Woman Crush Wednesday & The Importance Of Education

I’ve decided that every now and then I will make a Woman Crush Wednesday post and recognize an inspirational woman. Starting this week. 

On October 9th, 2012, Pakastani teenager Malala Yousafzai was shot in the head on her way home from school. She was targeted by the Taliban for speaking out against their oppression. The terrorist group was doing everything possible to stop education in the Middle East. After learning of her blog posts, public statements, and encouragement to her peers to persist in getting an education despite the Taliban’s efforts, they came to a unanimous agreement to kill her. Luckily, Malala survived. After months in the hospital and rehabilitation, she is fully functioning and healthy, and still continues her studies. “They thought that the bullets would silence us,” Malala said in a speech at the United Nations. “But they failed. And then, out of that silence came thousands of voices. The terrorists thought that they would change our aims and stop our ambitions but nothing changed in my life except this: weakness, fear, and hopelessness died. Strength, power, and courage [were] born. I am the same Malala. My ambitions are the same. My hopes are the same. My dreams are the same.”

Getting an education is a privilege. Many countries lack a well-developed education system, and some don’t have one at all. And there are countries like those in the Middle East in which people are literally dying to be educated. Education is unappreciated in our nation; kids peel themselves out of bed at the last minute, go to school, and do the minimum effort required to pass their classes, usually all with a bad attitude. It’s a rare thing to see students get excited about learning. Why is it that so many people have to be forced to go to school, but after being shot for pursuing education, Malala only wants it more?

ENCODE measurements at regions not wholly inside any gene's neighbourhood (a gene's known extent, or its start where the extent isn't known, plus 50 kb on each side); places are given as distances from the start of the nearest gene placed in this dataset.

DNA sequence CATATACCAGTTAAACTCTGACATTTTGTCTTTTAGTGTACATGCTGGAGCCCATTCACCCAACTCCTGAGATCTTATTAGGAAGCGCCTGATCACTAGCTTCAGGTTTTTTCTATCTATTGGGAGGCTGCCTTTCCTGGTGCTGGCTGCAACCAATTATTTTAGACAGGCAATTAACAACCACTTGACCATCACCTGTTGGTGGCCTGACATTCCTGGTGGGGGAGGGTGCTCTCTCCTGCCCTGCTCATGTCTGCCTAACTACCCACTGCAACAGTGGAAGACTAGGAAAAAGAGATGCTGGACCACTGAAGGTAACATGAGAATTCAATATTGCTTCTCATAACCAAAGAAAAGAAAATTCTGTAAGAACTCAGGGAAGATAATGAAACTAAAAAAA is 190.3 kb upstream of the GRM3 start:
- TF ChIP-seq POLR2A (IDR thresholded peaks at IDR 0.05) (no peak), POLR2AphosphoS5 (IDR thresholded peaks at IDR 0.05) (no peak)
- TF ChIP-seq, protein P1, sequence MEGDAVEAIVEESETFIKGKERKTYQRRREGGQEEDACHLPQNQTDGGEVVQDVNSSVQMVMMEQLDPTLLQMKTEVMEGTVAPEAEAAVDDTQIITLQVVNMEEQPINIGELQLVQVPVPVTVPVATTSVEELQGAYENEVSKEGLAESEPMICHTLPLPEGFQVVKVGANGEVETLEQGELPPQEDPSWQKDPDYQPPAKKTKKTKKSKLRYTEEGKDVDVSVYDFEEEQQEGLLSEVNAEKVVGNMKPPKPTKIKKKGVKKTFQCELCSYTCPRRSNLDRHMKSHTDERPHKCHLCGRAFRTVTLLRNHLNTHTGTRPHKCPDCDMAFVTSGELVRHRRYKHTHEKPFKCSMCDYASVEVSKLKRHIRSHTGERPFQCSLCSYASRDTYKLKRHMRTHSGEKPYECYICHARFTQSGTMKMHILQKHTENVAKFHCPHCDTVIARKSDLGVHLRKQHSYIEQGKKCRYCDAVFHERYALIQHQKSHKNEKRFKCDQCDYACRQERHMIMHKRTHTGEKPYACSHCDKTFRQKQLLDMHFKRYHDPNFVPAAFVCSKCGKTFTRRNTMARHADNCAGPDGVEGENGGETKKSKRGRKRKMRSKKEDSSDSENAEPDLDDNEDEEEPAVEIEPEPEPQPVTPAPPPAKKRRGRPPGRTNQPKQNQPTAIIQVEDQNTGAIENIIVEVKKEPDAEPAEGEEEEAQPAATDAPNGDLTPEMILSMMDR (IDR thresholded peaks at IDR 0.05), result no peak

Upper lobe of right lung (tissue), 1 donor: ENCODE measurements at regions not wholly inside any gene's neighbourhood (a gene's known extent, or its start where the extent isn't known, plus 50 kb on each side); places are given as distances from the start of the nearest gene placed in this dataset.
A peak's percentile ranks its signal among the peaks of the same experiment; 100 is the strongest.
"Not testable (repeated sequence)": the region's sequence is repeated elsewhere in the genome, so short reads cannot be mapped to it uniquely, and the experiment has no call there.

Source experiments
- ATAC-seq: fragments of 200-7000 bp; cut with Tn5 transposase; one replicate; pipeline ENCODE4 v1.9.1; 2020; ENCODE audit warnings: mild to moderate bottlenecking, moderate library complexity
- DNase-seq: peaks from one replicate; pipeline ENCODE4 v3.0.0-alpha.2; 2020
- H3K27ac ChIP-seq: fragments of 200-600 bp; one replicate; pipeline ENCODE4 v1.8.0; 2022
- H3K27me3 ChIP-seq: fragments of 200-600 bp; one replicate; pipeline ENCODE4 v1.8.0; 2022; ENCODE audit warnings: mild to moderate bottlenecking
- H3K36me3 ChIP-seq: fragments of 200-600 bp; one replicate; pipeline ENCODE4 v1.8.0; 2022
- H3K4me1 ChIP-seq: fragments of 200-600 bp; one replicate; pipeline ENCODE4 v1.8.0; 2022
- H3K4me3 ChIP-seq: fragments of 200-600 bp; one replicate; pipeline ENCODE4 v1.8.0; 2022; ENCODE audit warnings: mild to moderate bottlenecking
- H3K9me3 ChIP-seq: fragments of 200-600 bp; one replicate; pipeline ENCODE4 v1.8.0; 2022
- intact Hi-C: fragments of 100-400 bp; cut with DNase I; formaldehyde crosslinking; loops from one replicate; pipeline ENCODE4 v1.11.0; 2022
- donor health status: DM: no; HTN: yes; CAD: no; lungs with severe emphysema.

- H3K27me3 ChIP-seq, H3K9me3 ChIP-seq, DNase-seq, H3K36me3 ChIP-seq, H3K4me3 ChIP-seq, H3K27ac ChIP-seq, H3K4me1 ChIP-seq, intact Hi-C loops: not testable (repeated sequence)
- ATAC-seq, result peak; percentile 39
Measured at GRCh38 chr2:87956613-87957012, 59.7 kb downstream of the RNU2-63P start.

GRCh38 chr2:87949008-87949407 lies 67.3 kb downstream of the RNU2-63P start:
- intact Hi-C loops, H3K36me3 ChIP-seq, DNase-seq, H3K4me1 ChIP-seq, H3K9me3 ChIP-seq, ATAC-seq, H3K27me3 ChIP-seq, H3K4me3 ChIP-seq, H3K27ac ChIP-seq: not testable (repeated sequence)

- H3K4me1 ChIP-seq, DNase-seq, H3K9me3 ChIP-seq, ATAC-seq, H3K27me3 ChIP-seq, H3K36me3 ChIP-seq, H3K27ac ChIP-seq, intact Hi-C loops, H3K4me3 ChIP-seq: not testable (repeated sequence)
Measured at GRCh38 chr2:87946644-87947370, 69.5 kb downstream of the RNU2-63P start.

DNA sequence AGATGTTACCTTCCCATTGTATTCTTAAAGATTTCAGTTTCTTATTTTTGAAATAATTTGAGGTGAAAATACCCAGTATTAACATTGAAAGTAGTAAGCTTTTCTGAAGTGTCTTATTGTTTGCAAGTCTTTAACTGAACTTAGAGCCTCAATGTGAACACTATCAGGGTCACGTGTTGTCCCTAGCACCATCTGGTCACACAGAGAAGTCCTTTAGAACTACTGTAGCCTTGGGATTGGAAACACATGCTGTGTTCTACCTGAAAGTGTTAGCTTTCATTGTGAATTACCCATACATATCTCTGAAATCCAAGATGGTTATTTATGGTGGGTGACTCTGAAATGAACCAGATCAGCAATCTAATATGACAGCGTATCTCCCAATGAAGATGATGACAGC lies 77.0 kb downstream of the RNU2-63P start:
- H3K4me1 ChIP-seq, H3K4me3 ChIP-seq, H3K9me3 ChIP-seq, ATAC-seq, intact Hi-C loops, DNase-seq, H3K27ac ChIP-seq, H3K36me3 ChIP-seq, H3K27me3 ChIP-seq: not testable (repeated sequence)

We’re required to go to school in the United States. We can choose to drop out at a certain age, but almost all employers require a high school diploma in order to even consider hiring someone. Public schools are completely free to attend, and good grades almost guarantee scholarships to go to college. The government provides an education system that sets children up to succeed. So why do so many people make the decision to do nothing with their lives? We’re forced to go to school. There’s a reason why the saying “you can lead a horse to water, but you can’t make him drink” has become a cliche. It’s true. When people are forced to do something, they reject it. People like Malala in places like the Middle East desire an education so much because it’s a rare thing to have.